Work Package three (WP3) has as its objective to design and implement six pilot projects on innovative PE processes. Such projects (or ‘pilot initiatives’) are being organised in the context of on-going research programmes in Finland and Italy. PE2020 is being funded through the Seventh Framework programme, and it is developing tools and instruments for better societal engagement in Horizon 2020. The pilot initiatives are collectively linked to the six ‘Societal Challenges’1 of the European Commission. To ensure that there is an EU-wide dimension and relevance, three of the pilot initiatives have been conducted in the context of EU joint research programmes, European innovation partnerships or other types of research and innovation activities with a transnational dimension.
Workshop in progress
The six pilot initiatives have been co-designed and implemented with our target research projects and programmes. The original plan of the PE2020 project was that after a global survey and identification of the most innovative PE processes, two to six of the more interesting public engagement (PE) methods would be transferred and tested in new research policy contexts. Soon, however, it was realised that such a transfer process is far from a straightforward process. On-going research projects and programmes have their own priorities, expectations, quality criteria and cultures of operating; testing and introducing new PE processes need to be adapted to the preconditions of the target programmes.
Check out the video for interviews of experts about public engagement!
The PE2020-project organised in April a context tailoring workshop about living labs and public engagement. Some of the experts participating into the workshop expressed their expert opinions related to public engagement.
You will hear answers to questions such as:
What would be the benefits if research would take into account stakeholder engagement in greater extent?
Does public engagement have a role in social Innovation and reflective learning and why?
What kinds of problems do you see in science and governance?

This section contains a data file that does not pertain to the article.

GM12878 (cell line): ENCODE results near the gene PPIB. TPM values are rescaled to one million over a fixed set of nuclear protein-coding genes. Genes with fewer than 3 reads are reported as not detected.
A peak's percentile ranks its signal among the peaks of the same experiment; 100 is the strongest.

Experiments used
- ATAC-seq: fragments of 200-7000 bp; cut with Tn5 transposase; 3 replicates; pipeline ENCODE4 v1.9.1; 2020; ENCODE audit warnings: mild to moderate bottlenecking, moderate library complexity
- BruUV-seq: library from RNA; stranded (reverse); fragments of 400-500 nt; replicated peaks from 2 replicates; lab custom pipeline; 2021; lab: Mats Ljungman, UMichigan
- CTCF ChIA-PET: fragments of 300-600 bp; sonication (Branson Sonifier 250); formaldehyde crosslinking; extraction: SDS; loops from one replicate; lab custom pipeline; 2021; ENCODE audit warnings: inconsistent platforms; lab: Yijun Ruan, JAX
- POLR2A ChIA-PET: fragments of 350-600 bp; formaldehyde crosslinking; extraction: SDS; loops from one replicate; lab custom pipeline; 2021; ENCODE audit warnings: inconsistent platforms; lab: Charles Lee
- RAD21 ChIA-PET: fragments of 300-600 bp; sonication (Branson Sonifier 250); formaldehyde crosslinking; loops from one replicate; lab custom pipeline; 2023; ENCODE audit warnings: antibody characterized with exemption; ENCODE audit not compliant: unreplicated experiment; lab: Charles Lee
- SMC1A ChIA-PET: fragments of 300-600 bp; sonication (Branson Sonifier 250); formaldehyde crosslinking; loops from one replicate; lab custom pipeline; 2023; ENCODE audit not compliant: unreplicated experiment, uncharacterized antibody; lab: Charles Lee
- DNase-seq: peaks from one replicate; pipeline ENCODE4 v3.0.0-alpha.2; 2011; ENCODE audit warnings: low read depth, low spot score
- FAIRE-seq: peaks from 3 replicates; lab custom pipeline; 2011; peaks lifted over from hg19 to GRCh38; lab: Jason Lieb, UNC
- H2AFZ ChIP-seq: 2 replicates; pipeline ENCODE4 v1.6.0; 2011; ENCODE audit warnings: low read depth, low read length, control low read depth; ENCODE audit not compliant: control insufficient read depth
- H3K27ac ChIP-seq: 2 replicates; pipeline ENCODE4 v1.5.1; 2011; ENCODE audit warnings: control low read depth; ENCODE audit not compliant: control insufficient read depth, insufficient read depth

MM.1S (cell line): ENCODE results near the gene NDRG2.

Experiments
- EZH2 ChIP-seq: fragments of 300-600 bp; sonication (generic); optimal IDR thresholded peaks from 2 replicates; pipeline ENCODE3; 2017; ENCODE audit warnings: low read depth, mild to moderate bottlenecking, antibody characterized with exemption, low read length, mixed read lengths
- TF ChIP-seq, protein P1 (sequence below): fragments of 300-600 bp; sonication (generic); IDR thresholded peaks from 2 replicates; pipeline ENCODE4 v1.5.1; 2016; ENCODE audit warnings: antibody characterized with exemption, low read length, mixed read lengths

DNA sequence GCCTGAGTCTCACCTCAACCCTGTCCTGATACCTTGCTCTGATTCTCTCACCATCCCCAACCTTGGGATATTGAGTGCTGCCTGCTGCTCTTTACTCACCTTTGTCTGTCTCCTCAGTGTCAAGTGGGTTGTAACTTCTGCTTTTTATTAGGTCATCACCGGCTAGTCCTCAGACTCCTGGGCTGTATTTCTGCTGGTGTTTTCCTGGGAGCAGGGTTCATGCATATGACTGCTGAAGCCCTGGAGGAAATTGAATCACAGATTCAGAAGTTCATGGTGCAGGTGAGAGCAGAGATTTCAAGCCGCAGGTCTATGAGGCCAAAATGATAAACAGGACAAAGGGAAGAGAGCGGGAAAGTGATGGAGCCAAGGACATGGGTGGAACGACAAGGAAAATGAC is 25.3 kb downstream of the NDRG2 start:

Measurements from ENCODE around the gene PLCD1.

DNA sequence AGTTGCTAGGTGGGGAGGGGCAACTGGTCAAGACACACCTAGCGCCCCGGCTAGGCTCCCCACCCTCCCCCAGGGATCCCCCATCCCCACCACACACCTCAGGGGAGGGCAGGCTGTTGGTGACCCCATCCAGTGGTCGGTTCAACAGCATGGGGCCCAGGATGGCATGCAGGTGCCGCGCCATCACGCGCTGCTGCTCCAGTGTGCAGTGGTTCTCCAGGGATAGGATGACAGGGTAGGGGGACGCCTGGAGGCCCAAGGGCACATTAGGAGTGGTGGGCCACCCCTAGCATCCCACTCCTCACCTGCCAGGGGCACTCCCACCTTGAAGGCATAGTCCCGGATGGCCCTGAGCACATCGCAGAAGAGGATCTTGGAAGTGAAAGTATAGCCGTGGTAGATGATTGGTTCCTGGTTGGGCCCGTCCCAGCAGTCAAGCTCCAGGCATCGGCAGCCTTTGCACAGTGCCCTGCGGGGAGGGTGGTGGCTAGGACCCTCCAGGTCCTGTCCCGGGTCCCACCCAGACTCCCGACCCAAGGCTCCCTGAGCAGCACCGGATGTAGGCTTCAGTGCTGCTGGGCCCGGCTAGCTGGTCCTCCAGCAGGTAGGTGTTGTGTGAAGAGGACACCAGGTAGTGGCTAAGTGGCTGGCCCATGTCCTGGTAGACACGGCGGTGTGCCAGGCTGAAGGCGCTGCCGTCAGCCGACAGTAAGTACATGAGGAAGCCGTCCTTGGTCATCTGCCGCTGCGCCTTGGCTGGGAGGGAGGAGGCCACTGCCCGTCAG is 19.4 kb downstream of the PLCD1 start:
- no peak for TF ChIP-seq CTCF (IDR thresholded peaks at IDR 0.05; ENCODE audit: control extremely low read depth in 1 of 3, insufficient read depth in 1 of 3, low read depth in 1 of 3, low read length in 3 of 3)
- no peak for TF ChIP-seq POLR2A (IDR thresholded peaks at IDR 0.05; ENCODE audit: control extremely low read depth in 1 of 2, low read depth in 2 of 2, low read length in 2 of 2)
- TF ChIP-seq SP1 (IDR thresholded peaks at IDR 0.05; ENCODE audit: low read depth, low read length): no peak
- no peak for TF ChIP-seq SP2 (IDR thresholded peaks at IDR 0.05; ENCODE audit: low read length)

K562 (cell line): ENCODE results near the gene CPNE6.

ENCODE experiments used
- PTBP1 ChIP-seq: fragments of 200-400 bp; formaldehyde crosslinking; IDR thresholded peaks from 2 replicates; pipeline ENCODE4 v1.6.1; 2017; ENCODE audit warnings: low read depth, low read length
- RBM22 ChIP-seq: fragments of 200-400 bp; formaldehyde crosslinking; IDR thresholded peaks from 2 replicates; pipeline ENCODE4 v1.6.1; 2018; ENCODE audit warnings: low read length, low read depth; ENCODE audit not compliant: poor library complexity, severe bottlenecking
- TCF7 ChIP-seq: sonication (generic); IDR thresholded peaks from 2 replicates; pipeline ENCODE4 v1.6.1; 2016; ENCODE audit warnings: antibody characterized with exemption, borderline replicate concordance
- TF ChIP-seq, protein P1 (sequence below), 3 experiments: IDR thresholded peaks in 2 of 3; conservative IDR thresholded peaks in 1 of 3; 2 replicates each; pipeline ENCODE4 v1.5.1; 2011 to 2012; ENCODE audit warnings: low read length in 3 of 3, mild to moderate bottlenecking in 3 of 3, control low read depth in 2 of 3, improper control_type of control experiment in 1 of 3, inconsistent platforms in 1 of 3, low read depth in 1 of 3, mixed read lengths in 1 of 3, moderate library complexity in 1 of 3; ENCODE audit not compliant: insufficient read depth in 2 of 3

How do you see that public or stakeholder engagement (for example in living labs) could find answers to societal challenges and the development of technology?
Please listen to Tanja Suni, Iina Koskinen, Maija Sirola, Timo Hämäläinen, Tony Gaye and Erkki Ormala and share us your views in the comment page!
Usually, informal education initiatives on science and technology tend to attract the interest of the audience by leveraging on the fascination of scientific discovery and technological innovations. This is obviously a right strategy. However, to a certain extent, it could be also risky.
The risk is that people could be led to see science and technology as something fully detached from society, something which comes from afar and produced elsewhere, something which could affect our life but which is not and cannot be affected by us. Like the children who think that milk is produced by the refrigerator and not by the cows, people could be led to think that science is only made in the single laboratories by single researchers and not the output of complex research systems involving many actors, infrastructures, policies and resources.
The PE2020 project partners at the two units of the University of Helsinki: Consumer Society Research Centre and HEGOM Research Group organise a workshop with the Center for Knowledge and Innovation Research (CKIR) at Aalto University. The aim of the context tailoring workshop is to contextualize and define Living Lab as a public engagement tool.
How does Living Labs as research strategy and methodology help in engaging people, cities, regions, public agencies and firms when solving major societal challenges of our time?